As a Lawyer I am often asked to provide legal analysis or opinions on the law, setting it out and providing my razor sharp in-depth view of what the law is and how it applies to the issue, the issue being the question that needs answering for my client. OK Razor sharp in-depth view, that is not humble at all, actually humble lawyer is what you call an oxymoron, I am kidding, humble is my foundation, well my Kokum’s foundation, I like to think she lives within me.
Recent Supreme Court decisions regarding the land have brought attention to the Anishinaabe landscape and in that respect, I would like to tell you without any legal jargon, which is how I like to try and keep my blogs, what the land means to me, an Anishinaabe lawyer from the North, a great hunter/fishermen amongst his people, a great navigator and traveller, whose stories will be told and bannock making contests will be named after. (Just Kidding about great hunter).
As you may have noticed the land is an obsession to me, an obsession not developed over time as I aged, but something within me, a passion and desire to need or want, a dream dreamt day and night, a thought that rises and sets with the sun. The land I believe is an extension of all of us, a place of being to which we came, soon to be ashes spread and once fires burning, but always a part, in our past, present and future.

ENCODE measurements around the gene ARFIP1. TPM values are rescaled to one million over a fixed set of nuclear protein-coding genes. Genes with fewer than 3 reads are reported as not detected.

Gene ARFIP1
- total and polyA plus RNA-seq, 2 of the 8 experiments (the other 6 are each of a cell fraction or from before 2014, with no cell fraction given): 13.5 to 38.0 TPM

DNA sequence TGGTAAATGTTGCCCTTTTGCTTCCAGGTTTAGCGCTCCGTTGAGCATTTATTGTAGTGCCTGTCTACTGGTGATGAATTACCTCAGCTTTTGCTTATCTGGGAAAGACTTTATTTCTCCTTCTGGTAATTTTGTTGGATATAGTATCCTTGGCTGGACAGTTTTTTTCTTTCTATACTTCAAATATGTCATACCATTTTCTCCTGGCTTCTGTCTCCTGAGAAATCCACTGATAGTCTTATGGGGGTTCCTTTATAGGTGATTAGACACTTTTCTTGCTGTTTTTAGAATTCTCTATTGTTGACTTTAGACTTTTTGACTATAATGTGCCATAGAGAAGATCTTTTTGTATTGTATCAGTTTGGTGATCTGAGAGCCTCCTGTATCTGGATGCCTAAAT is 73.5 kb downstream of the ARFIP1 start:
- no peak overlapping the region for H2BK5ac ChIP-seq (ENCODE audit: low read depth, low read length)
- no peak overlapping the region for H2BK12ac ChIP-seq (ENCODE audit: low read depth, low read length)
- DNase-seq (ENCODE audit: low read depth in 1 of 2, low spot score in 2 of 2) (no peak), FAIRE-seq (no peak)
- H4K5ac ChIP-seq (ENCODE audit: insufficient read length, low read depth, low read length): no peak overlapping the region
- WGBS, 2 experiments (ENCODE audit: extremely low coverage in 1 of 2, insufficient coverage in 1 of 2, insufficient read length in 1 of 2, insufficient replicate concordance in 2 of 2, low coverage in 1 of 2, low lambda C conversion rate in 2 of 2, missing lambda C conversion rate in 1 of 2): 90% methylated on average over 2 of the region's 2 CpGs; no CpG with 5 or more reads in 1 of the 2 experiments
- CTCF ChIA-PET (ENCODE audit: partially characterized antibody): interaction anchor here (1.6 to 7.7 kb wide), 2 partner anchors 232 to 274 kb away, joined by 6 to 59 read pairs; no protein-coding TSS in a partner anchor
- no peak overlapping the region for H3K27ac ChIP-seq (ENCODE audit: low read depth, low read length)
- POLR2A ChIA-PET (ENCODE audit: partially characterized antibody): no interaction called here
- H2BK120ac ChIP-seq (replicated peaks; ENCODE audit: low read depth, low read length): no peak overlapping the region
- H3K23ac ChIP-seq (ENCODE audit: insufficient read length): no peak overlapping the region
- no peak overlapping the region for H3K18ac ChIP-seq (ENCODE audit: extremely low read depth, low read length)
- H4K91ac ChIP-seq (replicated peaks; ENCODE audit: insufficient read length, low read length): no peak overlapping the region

Recently, I have discovered that I have always missed the land, since I was a child I dreamt of the fire, I could smell and taste the campfire bannock, see the charred kettles over boiling with tea, prepared geese on sticks rolling just above the flame and my kokum slicing meat like with the swift movements of an Artist painting, a butcher never looked so gentle.
Nighttime was my favourite, when the calm spirits entered the land, sung us lullaby’s and told us stories of the North, Kokum would sing with them and her voice echoed throughout the land, loons and wolves would join often and in that moment was magic, a connection between this world and that one, doors opened just for a moment, a frightening event, when the shadows started tip-toeing along the tree-line, gentle spirits are the dancing ones my kokum said, holding me in her arms.
So what is the land to me as an Anishinaabe, a Northern one? the land is my Kokum. Gentle, kind, caring, loving, but awesome in her power, a united front of grand-mothers who never left us but fulfilled their duties in this world by providing us with their teachings to protect a home they can be found, a home we can learn life’s greatest lessons. Land, Home, Kokum, no difference, but that is what my land means to me…